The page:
I had a lucky Southern Jewish break: Soon after moving to North Florida from California, I was hired as the 5th grade teacher at the Block Family Religious School at Temple Israel in Tallahassee. I adapted quickly to my new congregation and fully embraced all aspects of Temple life. I figured Jewish life in the South would basically be like Jewish life anywhere. And in some ways, it is; but in other ways, it has a special nature all its own.
I didn’t put my finger on it right away; but one morning during Sunday school, it struck me.
We start each Religious School morning with a t’filah (prayer) service in the sanctuary. As the song-leader led us through the service, I watched a father in the first row, his arm around his kindergarten-age daughter. They were sharing the prayer book; intensely focused on the page. The dad was pointing out each word to his little girl, and they were reciting the prayers and songs together.
The sight of a Jewish father holding his young daughter close to him as they both participated in the children’s service was something I rarely saw in my old San Francisco Bay Area synagogue. At that larger religious school, a few parents did stay for t’filah, but those who did mostly sat in the back of the sanctuary, away from their children.
Don’t get me wrong; the parents at our synagogue in California were of course devoted and caring. But there was an important difference, I believe—the surrounding environment, and how that culture brings us together.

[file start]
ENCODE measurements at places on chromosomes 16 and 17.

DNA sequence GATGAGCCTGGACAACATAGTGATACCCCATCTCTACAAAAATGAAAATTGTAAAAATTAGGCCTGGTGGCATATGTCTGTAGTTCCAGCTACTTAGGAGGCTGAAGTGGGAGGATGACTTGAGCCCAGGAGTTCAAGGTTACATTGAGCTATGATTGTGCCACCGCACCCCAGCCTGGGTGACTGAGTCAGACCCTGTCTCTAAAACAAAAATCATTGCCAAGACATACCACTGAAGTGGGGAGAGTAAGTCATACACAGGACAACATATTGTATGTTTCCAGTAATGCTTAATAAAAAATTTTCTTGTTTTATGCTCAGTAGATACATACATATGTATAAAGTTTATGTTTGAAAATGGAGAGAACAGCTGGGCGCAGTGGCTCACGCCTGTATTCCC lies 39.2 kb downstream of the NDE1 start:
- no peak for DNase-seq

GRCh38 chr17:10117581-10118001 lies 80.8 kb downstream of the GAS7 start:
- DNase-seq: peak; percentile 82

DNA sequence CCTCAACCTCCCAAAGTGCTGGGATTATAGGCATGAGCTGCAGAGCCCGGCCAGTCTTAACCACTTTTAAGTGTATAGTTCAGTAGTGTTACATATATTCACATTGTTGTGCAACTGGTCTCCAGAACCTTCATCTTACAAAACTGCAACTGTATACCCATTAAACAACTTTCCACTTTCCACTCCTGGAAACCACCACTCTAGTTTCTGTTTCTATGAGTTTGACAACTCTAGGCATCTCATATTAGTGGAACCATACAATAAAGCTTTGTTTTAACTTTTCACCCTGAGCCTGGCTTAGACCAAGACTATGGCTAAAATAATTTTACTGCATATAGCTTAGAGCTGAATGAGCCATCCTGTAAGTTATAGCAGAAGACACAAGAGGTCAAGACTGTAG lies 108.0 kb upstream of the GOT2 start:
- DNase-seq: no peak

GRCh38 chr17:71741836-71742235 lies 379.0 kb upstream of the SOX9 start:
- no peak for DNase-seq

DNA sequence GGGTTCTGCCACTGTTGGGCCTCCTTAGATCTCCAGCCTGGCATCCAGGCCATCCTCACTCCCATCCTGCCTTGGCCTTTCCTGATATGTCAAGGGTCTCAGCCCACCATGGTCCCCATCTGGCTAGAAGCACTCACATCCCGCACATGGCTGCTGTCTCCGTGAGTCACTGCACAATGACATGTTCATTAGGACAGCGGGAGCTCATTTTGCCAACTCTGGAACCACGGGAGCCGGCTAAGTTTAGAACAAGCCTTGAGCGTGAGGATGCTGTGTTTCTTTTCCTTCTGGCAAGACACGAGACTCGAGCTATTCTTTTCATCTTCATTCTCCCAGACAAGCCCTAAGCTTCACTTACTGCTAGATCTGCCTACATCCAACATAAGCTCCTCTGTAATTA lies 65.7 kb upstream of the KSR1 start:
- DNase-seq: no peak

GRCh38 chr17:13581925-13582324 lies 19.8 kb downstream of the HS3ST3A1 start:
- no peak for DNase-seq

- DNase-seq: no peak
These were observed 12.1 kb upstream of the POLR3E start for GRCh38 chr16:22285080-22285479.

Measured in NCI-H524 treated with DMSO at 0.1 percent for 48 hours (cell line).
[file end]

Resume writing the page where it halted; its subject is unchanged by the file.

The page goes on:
The Jewish population in the San Francisco Bay Area is in the hundreds of thousands. Where we lived in the East Bay alone, there were four established Reform-affiliated synagogues. People had plenty of Jewish choices, and it was not uncommon for families to leave one synagogue and join another.
The situation could not be more different in Tallahassee, with our Jewish population somewhere in the range of 4,000–5,000, and only one Reform synagogue. In Southern towns and cities with smaller Jewish communities, I believe that the synagogue plays a more central role than it does in areas with a large Jewish population with multiple synagogues.
The synagogue is often the only Jewish organization in a small Southern town. As a result, Southern Jewish life in these communities is more concentrated and focused. The Jewish community is concentrated in terms of where we gather to pray, worship, learn, socialize and send our kids to school. The synagogue is where you see your “family.”
“I’ll see you at synagogue,” we say to each other.
No need to specify which one: Everyone knows where you are talking about.
In Tallahassee, Temple Israel is my oasis of Judaism. Like an oasis, it is a welcoming sight; indeed, life-giving. You linger there, dwell there, meet and relax with others there. You feel safe, and comfortable.
In Tallahassee, we Jews are fortunate to enjoy an excellent relationship with the community at large, and do not feel threatened or excluded; Temple Israel is valued as cherished pillar of the community. This is due in large measure to the efforts of our rabbi, Jack Romberg, who for the last 18 years has made outreach to the non-Jewish community a core value of our synagogue. To our own membership and our neighbors, our synagogue is welcoming and friendly.
This, then, is the special nature of my small town Southern synagogue, and what sets it apart from bigger metropolitan congregations. It is my outpost, my safe harbor where my spirit is set free. I believe that we embrace our synagogue more fervently here than elsewhere because, frankly, there is nowhere else to go for Jewish life; so the one uniting place we have is a space we all cherish, support, and sustain. Our Southern synagogue is our lifeline to all things Jewish – our oasis of Judaism – and I wouldn’t have it any other way.
Source: Jewish Living